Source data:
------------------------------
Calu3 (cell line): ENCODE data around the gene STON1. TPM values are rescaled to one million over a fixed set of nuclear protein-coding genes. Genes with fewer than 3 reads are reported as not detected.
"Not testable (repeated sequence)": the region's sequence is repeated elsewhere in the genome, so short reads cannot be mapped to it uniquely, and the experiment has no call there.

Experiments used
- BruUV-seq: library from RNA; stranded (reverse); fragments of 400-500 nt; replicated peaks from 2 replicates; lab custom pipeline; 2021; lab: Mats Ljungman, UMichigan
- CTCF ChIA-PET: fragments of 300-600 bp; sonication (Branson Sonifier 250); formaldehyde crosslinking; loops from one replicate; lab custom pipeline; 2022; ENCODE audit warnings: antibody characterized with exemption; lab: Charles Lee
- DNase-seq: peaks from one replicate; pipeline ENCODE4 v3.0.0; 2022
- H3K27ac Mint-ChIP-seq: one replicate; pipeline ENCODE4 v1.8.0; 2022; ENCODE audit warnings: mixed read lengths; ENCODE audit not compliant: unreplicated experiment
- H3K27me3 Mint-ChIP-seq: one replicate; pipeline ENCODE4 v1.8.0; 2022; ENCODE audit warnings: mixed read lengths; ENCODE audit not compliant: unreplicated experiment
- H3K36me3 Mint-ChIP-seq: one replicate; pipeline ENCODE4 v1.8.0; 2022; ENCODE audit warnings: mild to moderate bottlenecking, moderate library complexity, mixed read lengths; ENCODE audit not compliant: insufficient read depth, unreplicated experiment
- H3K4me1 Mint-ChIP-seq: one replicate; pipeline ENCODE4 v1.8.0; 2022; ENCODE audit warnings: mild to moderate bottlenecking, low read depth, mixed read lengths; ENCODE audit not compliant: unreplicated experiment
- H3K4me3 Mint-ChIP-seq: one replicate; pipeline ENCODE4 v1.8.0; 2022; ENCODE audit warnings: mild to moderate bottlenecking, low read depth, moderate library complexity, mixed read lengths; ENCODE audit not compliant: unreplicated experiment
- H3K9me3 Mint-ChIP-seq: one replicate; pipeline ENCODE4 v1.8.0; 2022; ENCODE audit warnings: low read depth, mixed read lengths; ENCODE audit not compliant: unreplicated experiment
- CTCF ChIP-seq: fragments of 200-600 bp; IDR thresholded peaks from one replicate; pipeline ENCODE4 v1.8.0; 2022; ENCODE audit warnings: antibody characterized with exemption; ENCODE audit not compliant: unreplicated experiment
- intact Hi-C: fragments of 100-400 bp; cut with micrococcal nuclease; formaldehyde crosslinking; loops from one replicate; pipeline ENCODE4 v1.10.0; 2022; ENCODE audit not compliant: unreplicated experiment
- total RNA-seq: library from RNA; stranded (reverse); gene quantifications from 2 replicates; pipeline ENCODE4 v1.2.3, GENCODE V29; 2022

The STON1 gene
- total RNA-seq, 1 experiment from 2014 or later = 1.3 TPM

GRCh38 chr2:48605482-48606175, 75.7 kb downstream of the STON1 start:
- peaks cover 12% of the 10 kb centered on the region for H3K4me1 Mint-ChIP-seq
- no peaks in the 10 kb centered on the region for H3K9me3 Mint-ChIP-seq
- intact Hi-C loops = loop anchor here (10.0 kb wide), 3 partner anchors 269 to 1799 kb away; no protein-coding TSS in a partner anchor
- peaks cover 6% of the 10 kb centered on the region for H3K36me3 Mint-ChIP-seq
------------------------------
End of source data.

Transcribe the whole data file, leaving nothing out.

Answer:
Calu3 (cell line): ENCODE data around the gene STON1. TPM values are rescaled to one million over a fixed set of nuclear protein-coding genes. Genes with fewer than 3 reads are reported as not detected.
"Not testable (repeated sequence)": the region's sequence is repeated elsewhere in the genome, so short reads cannot be mapped to it uniquely, and the experiment has no call there.

Experiments used
- BruUV-seq: library from RNA; stranded (reverse); fragments of 400-500 nt; replicated peaks from 2 replicates; lab custom pipeline; 2021; lab: Mats Ljungman, UMichigan
- CTCF ChIA-PET: fragments of 300-600 bp; sonication (Branson Sonifier 250); formaldehyde crosslinking; loops from one replicate; lab custom pipeline; 2022; ENCODE audit warnings: antibody characterized with exemption; lab: Charles Lee
- DNase-seq: peaks from one replicate; pipeline ENCODE4 v3.0.0; 2022
- H3K27ac Mint-ChIP-seq: one replicate; pipeline ENCODE4 v1.8.0; 2022; ENCODE audit warnings: mixed read lengths; ENCODE audit not compliant: unreplicated experiment
- H3K27me3 Mint-ChIP-seq: one replicate; pipeline ENCODE4 v1.8.0; 2022; ENCODE audit warnings: mixed read lengths; ENCODE audit not compliant: unreplicated experiment
- H3K36me3 Mint-ChIP-seq: one replicate; pipeline ENCODE4 v1.8.0; 2022; ENCODE audit warnings: mild to moderate bottlenecking, moderate library complexity, mixed read lengths; ENCODE audit not compliant: insufficient read depth, unreplicated experiment
- H3K4me1 Mint-ChIP-seq: one replicate; pipeline ENCODE4 v1.8.0; 2022; ENCODE audit warnings: mild to moderate bottlenecking, low read depth, mixed read lengths; ENCODE audit not compliant: unreplicated experiment
- H3K4me3 Mint-ChIP-seq: one replicate; pipeline ENCODE4 v1.8.0; 2022; ENCODE audit warnings: mild to moderate bottlenecking, low read depth, moderate library complexity, mixed read lengths; ENCODE audit not compliant: unreplicated experiment
- H3K9me3 Mint-ChIP-seq: one replicate; pipeline ENCODE4 v1.8.0; 2022; ENCODE audit warnings: low read depth, mixed read lengths; ENCODE audit not compliant: unreplicated experiment
- CTCF ChIP-seq: fragments of 200-600 bp; IDR thresholded peaks from one replicate; pipeline ENCODE4 v1.8.0; 2022; ENCODE audit warnings: antibody characterized with exemption; ENCODE audit not compliant: unreplicated experiment
- intact Hi-C: fragments of 100-400 bp; cut with micrococcal nuclease; formaldehyde crosslinking; loops from one replicate; pipeline ENCODE4 v1.10.0; 2022; ENCODE audit not compliant: unreplicated experiment
- total RNA-seq: library from RNA; stranded (reverse); gene quantifications from 2 replicates; pipeline ENCODE4 v1.2.3, GENCODE V29; 2022

The STON1 gene
- total RNA-seq, 1 experiment from 2014 or later = 1.3 TPM

GRCh38 chr2:48605482-48606175, 75.7 kb downstream of the STON1 start:
- peaks cover 12% of the 10 kb centered on the region for H3K4me1 Mint-ChIP-seq
- no peaks in the 10 kb centered on the region for H3K9me3 Mint-ChIP-seq
- intact Hi-C loops = loop anchor here (10.0 kb wide), 3 partner anchors 269 to 1799 kb away; no protein-coding TSS in a partner anchor
- peaks cover 6% of the 10 kb centered on the region for H3K36me3 Mint-ChIP-seq